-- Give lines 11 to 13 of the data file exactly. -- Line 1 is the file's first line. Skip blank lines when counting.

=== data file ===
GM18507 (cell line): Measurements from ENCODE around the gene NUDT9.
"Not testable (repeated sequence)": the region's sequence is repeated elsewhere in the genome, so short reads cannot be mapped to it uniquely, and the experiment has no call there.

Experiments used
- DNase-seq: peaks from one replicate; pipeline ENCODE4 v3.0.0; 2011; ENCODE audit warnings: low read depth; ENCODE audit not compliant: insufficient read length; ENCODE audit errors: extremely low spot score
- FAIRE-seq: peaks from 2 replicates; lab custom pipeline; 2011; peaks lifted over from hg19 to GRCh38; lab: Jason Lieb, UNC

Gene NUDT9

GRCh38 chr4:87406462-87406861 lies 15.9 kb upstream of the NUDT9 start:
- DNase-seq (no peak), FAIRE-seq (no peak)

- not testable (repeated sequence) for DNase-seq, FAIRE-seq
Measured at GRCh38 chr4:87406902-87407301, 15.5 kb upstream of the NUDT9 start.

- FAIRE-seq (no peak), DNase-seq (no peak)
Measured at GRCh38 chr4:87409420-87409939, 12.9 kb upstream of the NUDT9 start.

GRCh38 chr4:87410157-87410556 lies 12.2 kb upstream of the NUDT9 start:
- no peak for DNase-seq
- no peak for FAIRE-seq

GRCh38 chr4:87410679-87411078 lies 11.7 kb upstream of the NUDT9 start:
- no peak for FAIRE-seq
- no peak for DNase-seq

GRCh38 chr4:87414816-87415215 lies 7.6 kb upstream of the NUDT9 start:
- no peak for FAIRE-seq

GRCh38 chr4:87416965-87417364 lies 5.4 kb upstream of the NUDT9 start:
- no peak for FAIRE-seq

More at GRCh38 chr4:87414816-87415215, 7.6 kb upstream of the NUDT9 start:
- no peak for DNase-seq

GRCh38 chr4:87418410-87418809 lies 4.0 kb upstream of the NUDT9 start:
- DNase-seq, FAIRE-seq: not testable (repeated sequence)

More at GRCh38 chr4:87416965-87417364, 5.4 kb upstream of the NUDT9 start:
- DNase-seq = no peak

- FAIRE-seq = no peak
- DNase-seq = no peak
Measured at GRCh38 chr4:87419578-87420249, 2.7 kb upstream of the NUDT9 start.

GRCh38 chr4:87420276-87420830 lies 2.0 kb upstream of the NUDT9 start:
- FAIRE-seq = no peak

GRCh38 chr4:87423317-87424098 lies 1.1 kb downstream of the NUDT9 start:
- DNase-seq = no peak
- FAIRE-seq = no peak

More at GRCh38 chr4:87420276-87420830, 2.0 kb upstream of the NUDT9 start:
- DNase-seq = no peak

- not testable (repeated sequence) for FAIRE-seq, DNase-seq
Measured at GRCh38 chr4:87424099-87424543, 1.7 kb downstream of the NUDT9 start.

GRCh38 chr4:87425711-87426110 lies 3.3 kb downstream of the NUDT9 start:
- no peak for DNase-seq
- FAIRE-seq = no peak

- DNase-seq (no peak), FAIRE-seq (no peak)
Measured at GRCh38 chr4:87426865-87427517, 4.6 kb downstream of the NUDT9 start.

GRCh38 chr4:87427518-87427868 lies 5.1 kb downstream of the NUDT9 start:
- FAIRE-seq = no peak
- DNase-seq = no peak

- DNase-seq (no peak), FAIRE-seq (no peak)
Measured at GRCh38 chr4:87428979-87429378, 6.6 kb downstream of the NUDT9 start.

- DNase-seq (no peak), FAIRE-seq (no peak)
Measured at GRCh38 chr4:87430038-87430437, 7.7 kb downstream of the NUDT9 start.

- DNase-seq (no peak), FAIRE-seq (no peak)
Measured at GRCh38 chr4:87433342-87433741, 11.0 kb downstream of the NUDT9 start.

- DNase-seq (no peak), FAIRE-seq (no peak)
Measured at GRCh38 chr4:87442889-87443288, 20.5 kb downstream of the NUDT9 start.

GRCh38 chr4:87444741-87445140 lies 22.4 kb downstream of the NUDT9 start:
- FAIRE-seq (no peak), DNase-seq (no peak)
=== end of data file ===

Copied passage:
- FAIRE-seq (no peak), DNase-seq (no peak)
Measured at GRCh38 chr4:87409420-87409939, 12.9 kb upstream of the NUDT9 start.

GRCh38 chr4:87410157-87410556 lies 12.2 kb upstream of the NUDT9 start: